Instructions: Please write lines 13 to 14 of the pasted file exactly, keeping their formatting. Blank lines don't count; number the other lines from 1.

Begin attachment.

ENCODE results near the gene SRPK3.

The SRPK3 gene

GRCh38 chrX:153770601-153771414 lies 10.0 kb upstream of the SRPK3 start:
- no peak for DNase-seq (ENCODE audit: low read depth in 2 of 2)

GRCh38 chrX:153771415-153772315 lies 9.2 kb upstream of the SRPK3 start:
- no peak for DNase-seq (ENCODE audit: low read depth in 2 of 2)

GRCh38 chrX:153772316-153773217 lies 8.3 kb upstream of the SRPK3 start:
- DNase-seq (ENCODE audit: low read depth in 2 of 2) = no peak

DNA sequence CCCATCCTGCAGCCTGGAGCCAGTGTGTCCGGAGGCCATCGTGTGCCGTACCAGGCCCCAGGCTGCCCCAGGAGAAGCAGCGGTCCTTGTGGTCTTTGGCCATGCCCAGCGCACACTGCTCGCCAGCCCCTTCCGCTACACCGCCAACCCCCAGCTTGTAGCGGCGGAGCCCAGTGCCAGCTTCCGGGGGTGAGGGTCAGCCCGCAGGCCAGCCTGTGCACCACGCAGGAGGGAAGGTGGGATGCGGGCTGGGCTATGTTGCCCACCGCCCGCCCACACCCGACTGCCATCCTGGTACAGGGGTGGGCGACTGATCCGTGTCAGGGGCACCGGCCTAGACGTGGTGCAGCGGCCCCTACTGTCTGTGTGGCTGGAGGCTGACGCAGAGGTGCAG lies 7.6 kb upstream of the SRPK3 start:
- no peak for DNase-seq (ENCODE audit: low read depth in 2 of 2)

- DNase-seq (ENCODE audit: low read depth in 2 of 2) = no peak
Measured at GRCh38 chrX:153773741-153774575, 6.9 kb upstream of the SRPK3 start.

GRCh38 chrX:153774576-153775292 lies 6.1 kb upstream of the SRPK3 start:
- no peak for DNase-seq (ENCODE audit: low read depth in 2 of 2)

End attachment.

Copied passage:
GRCh38 chrX:153774576-153775292 lies 6.1 kb upstream of the SRPK3 start:
- no peak for DNase-seq (ENCODE audit: low read depth in 2 of 2)